• If you are citizen of an European Union member nation, you may not use this service unless you are at least 16 years old.

  • You already know Dokkio is an AI-powered assistant to organize & manage your digital files & messages. Very soon, Dokkio will support Outlook as well as One Drive. Check it out today!


What Physics can do for Biologists

Page history last edited by Ben Dreyfus 12 years, 10 months ago

Class content >Introduction to the class


As biologists and pre-health care majors, you might find it strange that you've been asked to take a physics course. What good can learning physics do a biologist or doctor? Why bother?


Despite the fact that physics and biology -- at least at the introductory level -- tend to approach the world in different ways, the skills and competencies you develop in both sets of classes will be important to you at the professional level and even in your upper-division classes. Here are some of the skills we will focus on in our physics class that should be useful for you.


  1. Problem solving -- modeling and mechanistic reasoning:
    Whatever field of science you go into (and in many non-science-based professions as well), most of your actual work will not be simply recalling something you have learned and carrying out an automatic procedure. Any of those sorts of jobs are increasingly being done by machines. People are needed to figure out things that are not trivially obvious. Looking at a situation that is different from any you might have seen before, finding the similarities and differences, figuring out the knowledge and tools you need to resolve it, that's problem solving. A lot of what you will learn in this class will be through problem solving. Not just learning something and giving it back, but learning something and figuring out how to use it in non-obvious situations.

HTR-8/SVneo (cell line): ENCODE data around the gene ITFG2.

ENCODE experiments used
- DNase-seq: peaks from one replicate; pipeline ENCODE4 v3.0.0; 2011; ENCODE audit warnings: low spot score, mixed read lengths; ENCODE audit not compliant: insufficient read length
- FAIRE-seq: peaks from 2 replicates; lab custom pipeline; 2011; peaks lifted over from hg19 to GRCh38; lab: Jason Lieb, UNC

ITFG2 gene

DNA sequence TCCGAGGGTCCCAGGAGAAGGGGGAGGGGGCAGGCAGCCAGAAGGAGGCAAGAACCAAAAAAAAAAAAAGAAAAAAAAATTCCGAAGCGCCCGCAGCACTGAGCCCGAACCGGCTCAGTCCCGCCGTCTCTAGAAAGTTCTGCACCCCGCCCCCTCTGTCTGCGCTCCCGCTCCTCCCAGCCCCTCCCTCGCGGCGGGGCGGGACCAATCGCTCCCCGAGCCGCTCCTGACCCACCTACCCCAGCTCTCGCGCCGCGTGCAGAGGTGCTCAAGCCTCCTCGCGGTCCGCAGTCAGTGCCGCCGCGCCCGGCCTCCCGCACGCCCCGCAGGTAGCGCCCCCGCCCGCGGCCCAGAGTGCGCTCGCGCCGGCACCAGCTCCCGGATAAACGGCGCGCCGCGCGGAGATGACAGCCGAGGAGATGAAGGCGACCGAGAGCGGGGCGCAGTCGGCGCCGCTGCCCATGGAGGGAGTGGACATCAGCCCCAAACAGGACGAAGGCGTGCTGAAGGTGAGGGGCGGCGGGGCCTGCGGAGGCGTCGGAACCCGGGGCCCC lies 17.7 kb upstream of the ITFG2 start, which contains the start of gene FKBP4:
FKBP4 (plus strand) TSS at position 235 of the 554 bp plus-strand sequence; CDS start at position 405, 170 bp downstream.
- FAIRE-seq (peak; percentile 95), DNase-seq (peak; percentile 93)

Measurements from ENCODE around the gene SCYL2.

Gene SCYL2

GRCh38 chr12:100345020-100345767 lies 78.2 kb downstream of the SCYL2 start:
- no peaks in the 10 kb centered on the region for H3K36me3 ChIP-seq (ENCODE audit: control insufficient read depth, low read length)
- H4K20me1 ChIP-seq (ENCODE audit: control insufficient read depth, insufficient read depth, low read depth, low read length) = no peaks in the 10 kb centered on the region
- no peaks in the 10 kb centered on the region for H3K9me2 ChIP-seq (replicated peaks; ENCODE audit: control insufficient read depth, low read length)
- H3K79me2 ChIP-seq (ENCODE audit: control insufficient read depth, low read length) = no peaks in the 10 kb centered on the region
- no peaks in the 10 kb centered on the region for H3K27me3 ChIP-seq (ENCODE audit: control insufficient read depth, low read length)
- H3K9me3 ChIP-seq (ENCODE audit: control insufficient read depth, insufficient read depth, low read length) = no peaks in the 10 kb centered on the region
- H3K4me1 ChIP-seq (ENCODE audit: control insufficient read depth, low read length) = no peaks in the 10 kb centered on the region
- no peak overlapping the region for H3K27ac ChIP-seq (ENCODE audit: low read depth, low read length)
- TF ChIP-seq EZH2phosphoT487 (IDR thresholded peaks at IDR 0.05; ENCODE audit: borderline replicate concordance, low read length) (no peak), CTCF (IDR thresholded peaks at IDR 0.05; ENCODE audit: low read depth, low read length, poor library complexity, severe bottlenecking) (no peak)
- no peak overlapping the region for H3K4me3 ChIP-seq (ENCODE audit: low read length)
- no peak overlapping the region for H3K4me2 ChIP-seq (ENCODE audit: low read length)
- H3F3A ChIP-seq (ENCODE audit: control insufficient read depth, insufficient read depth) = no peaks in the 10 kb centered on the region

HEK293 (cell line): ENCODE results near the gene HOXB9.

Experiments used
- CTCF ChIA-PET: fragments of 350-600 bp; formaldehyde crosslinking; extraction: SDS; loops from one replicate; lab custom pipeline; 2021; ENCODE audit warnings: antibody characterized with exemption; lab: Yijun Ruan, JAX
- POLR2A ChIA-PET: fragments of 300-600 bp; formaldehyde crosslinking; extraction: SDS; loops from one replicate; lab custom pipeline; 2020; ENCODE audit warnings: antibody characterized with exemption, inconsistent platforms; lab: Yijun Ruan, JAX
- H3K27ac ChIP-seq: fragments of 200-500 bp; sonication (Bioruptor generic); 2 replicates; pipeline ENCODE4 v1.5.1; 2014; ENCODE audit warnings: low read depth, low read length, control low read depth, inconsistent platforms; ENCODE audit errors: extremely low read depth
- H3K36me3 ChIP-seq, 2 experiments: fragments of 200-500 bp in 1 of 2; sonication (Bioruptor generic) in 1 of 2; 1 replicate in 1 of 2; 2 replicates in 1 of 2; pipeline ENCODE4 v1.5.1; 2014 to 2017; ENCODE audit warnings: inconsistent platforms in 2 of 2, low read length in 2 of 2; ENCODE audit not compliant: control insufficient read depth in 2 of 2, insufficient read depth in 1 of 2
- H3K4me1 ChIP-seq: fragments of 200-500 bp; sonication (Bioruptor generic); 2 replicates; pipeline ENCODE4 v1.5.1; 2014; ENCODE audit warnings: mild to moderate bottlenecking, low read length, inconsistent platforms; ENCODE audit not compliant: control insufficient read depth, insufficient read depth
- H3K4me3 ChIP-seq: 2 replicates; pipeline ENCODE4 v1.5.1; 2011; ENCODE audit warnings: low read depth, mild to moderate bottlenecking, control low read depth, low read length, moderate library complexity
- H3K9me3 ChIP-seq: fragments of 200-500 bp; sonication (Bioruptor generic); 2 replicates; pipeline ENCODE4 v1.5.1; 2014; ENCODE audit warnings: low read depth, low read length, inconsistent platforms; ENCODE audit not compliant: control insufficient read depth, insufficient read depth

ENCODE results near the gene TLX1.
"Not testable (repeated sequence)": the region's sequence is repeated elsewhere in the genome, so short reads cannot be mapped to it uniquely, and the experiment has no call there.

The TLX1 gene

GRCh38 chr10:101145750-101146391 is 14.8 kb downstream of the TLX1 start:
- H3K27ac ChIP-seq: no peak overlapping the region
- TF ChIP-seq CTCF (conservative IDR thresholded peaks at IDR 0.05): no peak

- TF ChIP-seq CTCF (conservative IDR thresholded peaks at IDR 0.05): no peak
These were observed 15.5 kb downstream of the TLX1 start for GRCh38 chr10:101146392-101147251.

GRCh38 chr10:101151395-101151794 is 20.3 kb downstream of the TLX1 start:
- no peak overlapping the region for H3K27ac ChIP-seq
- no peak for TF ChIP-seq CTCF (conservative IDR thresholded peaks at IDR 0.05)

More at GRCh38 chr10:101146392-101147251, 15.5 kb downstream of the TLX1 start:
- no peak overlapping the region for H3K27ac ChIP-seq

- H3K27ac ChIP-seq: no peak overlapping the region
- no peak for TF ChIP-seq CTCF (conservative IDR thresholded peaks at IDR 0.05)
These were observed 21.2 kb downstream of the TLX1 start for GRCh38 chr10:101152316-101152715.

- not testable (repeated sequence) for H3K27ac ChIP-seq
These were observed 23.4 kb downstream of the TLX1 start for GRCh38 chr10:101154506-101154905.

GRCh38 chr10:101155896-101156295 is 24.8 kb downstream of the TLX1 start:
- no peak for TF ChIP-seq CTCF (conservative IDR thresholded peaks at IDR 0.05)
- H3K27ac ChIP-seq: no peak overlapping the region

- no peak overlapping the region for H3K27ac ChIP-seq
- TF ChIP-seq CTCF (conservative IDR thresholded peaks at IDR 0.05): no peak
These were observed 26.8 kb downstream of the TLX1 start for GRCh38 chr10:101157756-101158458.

2. Discourse -- learning to talk the talk:
    A critical idea in any science is that we use the community of scientists in a discipline to get a broader, more complete, and more accurate view of the world than any one individual can get. We're each limited in our experience and knowledge. Every scientific discipline relies heavily on the interaction of scientists with each other -- from planning and analysis discussions of research groups, to peer review of published papers, to teams of specialists in a hospital reviewing the case of a patient. In this class we will do a lot of in-class group work, both in discussion section and lecture. And your homework will include complex problems that will be too hard and time-consuming for a single individual to do by themselves. We hope you will find groups to work with. The point of this is not for you to "share the load" but for you to learn to "talk the talk" -- to learn to ask questions of each other until you all understand what's going on better than either of you would individually.

  3. Stakes in the ground -- reasoning from principle: